SPECIAL REPORT: 'Studentification' in Coventry debate: What do students think? - The Coventry Observer

10th Aug, 2022

SPECIAL REPORT: 'Studentification' in Coventry debate: What do students think?

Felix Nobes 3rd May, 2018 Updated: 3rd May, 2018

Special report by Lola Johnson

DEBATE over ‘studentification’ is rife in Coventry, but what do students including those from overseas think?

And what is their experience like?

Much student housing is not affordable, according to students’ union representatives.

New student blocks have sprung up in the city centre, aimed at catering to the increasing number of students at Coventry University and The University of Warwick.

Two such ongoing projects are being constructed on London Road and on Fairfax Street, both in the city centre.

On Fairfax Street, CODE Student Accommodation – which operates in Leicester and Coventry – has already sold out its self-contained luxury studio flats opening in September.

Council leaders say the increase in student blocks across the city will mean more traditional homes should be available for rent to local families.

Labour councillor Kevin Maton said: “For every six students who live in developments like this, it’s one fewer house converted to a HiMO (home in multiple occupation).”

However, this may not be sufficient for the predicted 7,000-student admission increase at Coventry University in the next five years.

Residents have previously criticised the inadequate quantity of family accommodation and starter homes available in the city.

Mike Parsons, chairman of Cannon Park Community Association, has blamed this on an increase in landlords converting their properties to HiMOs, choosing to rent to students rather than families.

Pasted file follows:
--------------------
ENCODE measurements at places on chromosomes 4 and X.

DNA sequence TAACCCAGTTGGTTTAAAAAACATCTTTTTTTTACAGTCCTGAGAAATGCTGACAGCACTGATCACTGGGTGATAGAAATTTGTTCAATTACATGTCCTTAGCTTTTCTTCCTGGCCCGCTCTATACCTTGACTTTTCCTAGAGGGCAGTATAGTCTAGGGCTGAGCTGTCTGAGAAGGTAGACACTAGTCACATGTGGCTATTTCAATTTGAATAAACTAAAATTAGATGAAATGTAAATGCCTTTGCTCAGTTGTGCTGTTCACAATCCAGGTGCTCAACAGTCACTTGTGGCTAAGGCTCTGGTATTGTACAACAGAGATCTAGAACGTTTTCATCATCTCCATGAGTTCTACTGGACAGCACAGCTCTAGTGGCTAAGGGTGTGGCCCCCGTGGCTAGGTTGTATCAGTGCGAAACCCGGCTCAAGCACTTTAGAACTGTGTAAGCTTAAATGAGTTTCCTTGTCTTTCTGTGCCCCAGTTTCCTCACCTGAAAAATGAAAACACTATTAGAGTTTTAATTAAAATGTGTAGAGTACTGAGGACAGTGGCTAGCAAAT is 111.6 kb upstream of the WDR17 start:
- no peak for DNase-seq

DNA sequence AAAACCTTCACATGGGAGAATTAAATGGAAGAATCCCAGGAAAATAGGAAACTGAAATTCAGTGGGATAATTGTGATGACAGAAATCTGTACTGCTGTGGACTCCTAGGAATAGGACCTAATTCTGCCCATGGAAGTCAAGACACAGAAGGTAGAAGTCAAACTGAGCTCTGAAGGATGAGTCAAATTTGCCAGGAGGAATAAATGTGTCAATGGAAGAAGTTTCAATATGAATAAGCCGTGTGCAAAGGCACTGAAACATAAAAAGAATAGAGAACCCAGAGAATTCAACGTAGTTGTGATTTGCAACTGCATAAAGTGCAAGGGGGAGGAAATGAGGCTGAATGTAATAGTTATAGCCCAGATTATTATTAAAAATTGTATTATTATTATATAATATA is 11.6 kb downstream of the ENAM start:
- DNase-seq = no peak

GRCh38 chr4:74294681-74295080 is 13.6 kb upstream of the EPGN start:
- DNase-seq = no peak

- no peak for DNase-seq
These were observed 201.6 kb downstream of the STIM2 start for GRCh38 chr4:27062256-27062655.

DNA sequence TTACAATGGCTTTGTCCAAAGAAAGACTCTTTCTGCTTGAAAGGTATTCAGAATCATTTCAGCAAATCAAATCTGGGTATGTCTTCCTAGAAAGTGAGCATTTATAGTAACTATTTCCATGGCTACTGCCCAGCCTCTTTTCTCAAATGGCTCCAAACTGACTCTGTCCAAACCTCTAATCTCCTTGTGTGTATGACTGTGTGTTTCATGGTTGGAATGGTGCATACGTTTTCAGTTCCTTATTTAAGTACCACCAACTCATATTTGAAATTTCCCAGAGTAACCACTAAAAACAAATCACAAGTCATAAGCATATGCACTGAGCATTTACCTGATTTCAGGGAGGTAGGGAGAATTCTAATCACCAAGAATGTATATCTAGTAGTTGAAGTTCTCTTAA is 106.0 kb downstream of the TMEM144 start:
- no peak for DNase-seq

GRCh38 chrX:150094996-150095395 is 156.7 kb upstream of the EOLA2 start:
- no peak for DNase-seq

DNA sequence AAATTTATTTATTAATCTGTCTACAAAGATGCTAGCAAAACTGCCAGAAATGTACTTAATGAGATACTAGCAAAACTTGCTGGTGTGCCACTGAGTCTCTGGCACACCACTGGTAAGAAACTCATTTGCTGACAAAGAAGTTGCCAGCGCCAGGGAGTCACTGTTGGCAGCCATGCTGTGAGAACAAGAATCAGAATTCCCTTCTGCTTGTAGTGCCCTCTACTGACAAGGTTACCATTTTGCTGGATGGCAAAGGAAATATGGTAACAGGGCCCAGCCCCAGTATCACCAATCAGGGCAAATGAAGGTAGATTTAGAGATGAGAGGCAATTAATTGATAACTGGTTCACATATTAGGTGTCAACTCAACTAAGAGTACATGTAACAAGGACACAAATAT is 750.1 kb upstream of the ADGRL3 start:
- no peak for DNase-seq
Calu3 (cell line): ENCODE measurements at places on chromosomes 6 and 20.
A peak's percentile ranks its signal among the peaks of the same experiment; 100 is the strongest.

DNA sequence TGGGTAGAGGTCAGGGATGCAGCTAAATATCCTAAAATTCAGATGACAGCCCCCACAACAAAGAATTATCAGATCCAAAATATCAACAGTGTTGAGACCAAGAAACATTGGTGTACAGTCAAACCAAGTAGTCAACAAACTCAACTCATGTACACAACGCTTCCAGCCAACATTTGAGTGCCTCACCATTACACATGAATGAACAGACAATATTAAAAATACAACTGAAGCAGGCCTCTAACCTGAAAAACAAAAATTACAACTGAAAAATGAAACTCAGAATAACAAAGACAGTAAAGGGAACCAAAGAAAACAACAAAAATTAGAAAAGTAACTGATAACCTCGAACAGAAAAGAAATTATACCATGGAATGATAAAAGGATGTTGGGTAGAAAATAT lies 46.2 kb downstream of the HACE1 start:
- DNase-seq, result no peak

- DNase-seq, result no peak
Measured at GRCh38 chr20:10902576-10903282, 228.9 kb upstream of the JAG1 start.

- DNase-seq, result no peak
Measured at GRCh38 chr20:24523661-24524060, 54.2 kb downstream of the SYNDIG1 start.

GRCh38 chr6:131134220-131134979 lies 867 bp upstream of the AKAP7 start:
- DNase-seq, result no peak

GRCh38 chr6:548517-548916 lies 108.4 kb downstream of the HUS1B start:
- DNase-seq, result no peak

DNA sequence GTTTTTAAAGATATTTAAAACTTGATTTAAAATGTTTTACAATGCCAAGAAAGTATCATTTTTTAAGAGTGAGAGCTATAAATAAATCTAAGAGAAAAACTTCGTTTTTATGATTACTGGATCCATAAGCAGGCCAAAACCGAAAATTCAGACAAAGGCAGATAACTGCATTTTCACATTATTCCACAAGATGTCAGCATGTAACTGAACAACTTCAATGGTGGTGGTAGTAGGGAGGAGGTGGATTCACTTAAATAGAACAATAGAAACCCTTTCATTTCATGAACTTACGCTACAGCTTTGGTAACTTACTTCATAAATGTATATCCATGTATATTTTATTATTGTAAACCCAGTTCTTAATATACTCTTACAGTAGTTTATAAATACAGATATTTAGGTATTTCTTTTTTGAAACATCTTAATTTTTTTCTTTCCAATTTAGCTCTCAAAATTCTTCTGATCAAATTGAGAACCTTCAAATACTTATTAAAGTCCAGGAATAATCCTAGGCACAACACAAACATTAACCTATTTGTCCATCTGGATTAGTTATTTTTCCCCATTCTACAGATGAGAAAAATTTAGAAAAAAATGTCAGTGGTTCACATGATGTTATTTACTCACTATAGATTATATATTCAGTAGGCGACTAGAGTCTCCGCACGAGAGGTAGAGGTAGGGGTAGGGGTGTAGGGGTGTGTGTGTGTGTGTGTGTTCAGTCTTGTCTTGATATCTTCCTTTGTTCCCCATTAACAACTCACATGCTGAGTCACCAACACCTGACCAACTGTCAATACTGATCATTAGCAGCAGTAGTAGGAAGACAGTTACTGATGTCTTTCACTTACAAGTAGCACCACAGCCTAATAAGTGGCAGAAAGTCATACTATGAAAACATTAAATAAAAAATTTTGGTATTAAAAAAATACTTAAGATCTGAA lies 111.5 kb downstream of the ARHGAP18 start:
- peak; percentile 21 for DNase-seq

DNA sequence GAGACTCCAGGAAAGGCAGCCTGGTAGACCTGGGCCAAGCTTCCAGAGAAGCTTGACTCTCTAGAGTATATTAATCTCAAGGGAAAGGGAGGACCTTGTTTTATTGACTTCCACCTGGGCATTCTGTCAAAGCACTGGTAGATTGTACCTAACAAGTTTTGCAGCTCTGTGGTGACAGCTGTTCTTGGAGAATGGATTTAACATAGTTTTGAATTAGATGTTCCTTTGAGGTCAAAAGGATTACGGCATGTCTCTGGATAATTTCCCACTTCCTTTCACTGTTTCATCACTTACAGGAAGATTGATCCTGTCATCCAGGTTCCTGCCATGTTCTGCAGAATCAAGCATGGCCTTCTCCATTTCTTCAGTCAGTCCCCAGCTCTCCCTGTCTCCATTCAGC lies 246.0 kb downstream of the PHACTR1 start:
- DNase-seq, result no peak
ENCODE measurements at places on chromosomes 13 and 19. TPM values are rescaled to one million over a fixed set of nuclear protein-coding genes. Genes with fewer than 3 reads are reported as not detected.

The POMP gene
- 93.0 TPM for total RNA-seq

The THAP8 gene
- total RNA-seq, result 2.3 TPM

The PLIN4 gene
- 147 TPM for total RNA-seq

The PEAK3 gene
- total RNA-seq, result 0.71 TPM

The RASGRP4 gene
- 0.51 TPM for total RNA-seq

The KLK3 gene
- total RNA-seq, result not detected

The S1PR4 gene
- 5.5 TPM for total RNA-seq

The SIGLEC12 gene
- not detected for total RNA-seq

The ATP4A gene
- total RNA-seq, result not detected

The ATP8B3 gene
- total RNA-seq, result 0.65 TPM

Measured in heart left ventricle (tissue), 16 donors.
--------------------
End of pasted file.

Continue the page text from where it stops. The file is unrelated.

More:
While cash-strapped students do not pay council tax, student landlords who lease to them do not pay council tax either.

Hope Worsdale, the Warwick University Students’ Union president, said: “For large sections of society there is a lack of affordable accommodation and this is a national housing policy issue that requires urgent and imaginative solutions.

“Untrammelled market forces appear be allowing some developers to make very large sums of money out of students.

“Many students do prefer modern, purpose-built student accommodation. However, affordability is a key issue and much of the new accommodation being built is very expensive, cramped and not good value for money.

“Security and safety issues are important and some of our members have been subject to racist and other hate crimes. The Students’ Union is working with the police, local authority and the university to combat this.

“The current student finance system is broken and failing many students. A student from a poor background can end up borrowing £57,000 to fund their studies. “We know some students go without food and heating to make ends meet and that some students are being referred to food banks. Much of the new build private accommodation for students is too expensive and out of reach of many students.

“We need a fairer students funding system and affordable student housing.”

Students at Coventry University have also spoken of the unwelcome atmosphere they have encountered in the city.

“Our neighbour is British, and we got into a situation with her, because she doesn’t like people from other countries,” said 18-year-old Catarino Jacinto, an international student from Portugal.

“It was quite bad and ugly. I feel that the local people in Coventry are reacting to people from universities. To be honest, what is Coventry without its universities? It’s nothing.”

‘When we came in September, there was no-one here,’ 19-year-old Diana Sousa, also from Portugal, reiterated.

“It was like a ghost town. A lot of people living in Coventry are university students.